C programming tutorials for Beginners – C File Handling

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C File Handling

In this tutorial, you will learn about file handling in C. You will learn to handle standard I/O in C using fprintf(), fscanf(), fread(), fwrite(), fseek() etc. with the help of examples.


Why files are needed?

  • When a program is terminated, the entire data is lost. Storing in a file will preserve your data even if the program terminates.
  • If you have to enter a large number of data, it will take a lot of time to enter them all.
    However, if you have a file containing all the data, you can easily access the contents of the file using a few commands in C.
  • You can easily move your data from one computer to another without any changes.

Types of Files

When dealing with files, there are two types of files you should know about:

  1. Text files
  2. Binary files

 

1. Text files

Text files are the normal .txt files. You can easily create text files using any simple text editors such as Notepad.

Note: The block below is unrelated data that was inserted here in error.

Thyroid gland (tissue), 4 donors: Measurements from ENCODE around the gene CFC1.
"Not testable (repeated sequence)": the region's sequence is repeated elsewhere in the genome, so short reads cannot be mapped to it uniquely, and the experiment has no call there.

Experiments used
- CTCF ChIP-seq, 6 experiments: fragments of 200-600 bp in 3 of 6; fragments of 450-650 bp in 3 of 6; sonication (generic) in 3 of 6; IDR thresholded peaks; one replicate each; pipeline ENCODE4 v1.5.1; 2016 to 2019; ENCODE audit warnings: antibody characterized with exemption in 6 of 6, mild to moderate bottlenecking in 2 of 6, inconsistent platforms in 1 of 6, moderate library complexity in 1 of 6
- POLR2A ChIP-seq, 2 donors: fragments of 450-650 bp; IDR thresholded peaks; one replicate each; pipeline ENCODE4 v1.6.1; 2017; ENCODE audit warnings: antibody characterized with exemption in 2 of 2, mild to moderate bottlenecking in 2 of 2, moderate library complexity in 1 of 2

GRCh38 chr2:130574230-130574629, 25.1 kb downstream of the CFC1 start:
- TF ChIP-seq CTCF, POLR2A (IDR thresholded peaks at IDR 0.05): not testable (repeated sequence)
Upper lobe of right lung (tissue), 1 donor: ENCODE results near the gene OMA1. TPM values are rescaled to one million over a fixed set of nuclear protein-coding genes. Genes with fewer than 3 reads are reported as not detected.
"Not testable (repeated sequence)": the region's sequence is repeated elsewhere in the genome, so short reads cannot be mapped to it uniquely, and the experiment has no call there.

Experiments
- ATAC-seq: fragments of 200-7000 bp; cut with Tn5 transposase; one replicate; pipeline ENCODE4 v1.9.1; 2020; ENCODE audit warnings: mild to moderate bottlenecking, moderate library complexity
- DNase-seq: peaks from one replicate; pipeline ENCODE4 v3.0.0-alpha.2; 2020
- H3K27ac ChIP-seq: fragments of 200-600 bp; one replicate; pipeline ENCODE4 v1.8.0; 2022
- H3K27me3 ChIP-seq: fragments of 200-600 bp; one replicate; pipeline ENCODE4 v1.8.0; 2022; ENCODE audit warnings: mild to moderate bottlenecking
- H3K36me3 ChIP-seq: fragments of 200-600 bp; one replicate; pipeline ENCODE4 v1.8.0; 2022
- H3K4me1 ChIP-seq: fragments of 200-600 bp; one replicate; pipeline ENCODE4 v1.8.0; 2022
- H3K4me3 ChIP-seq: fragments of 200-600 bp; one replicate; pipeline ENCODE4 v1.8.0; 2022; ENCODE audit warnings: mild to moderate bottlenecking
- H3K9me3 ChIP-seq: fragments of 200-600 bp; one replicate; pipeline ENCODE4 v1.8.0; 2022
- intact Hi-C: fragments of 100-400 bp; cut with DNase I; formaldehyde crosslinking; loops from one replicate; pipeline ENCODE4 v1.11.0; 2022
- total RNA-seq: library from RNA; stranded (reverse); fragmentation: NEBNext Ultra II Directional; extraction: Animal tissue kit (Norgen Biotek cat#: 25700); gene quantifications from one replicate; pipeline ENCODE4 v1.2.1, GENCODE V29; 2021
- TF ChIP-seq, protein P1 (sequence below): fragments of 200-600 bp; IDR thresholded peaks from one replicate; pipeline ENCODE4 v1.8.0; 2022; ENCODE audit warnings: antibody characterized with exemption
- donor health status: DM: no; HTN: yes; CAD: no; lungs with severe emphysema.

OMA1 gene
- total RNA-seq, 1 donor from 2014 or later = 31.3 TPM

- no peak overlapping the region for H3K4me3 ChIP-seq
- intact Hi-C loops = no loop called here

When you open those files, you’ll see all the contents within the file as plain text. You can easily edit or delete the contents.

They take minimum effort to maintain, are easily readable, and provide the least security and takes bigger storage space.

2. Binary files

Binary files are mostly the .bin files in your computer.

Instead of storing data in plain text, they store it in the binary form (0’s and 1’s).

They can hold a higher amount of data, are not readable easily, and provides better security than text files.


File Operations

In C, you can perform four major operations on files, either text or binary:

  1. Creating a new file
  2. Opening an existing file
  3. Closing a file
  4. Reading from and writing information to a file

Working with files

When working with files, you need to declare a pointer of type file. This declaration is needed for communication between the file and the program.

FILE *fptr;

Opening a file – for creation and edit

Opening a file is performed using the fopen() function defined in the stdio.h header file.

The syntax for opening a file in standard I/O is:

ptr = fopen("fileopen","mode");

For example,

fopen("E:\cprogram\newprogram.txt","w");

fopen("E:\cprogram\oldprogram.bin","rb");
  • Let’s suppose the file newprogram.txt doesn’t exist in the location E:cprogram. The first function creates a new file named newprogram.txt and opens it for writing as per the mode ‘w’.
    The writing mode allows you to create and edit (overwrite) the contents of the file.